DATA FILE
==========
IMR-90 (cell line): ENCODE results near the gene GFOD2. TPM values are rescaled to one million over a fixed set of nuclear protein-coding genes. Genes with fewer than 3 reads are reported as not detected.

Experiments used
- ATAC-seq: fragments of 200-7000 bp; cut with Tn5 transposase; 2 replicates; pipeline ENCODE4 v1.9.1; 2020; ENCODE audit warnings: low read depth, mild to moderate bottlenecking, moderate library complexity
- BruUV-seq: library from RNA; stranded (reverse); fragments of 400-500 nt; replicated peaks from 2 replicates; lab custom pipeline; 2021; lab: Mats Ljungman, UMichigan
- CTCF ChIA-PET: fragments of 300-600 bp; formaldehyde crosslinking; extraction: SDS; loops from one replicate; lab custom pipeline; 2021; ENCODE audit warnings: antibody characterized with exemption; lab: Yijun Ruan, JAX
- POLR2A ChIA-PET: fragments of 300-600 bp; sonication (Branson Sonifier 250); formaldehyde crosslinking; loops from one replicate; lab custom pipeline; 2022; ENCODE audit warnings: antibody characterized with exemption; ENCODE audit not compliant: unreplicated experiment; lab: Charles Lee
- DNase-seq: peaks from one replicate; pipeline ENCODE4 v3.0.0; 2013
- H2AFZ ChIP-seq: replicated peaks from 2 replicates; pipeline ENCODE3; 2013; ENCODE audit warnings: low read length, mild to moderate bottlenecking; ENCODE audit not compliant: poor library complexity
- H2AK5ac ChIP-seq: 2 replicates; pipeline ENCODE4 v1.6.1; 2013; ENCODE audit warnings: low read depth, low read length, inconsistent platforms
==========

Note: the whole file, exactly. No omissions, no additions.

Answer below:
IMR-90 (cell line): ENCODE results near the gene GFOD2. TPM values are rescaled to one million over a fixed set of nuclear protein-coding genes. Genes with fewer than 3 reads are reported as not detected.

Experiments used
- ATAC-seq: fragments of 200-7000 bp; cut with Tn5 transposase; 2 replicates; pipeline ENCODE4 v1.9.1; 2020; ENCODE audit warnings: low read depth, mild to moderate bottlenecking, moderate library complexity
- BruUV-seq: library from RNA; stranded (reverse); fragments of 400-500 nt; replicated peaks from 2 replicates; lab custom pipeline; 2021; lab: Mats Ljungman, UMichigan
- CTCF ChIA-PET: fragments of 300-600 bp; formaldehyde crosslinking; extraction: SDS; loops from one replicate; lab custom pipeline; 2021; ENCODE audit warnings: antibody characterized with exemption; lab: Yijun Ruan, JAX
- POLR2A ChIA-PET: fragments of 300-600 bp; sonication (Branson Sonifier 250); formaldehyde crosslinking; loops from one replicate; lab custom pipeline; 2022; ENCODE audit warnings: antibody characterized with exemption; ENCODE audit not compliant: unreplicated experiment; lab: Charles Lee
- DNase-seq: peaks from one replicate; pipeline ENCODE4 v3.0.0; 2013
- H2AFZ ChIP-seq: replicated peaks from 2 replicates; pipeline ENCODE3; 2013; ENCODE audit warnings: low read length, mild to moderate bottlenecking; ENCODE audit not compliant: poor library complexity
- H2AK5ac ChIP-seq: 2 replicates; pipeline ENCODE4 v1.6.1; 2013; ENCODE audit warnings: low read depth, low read length, inconsistent platforms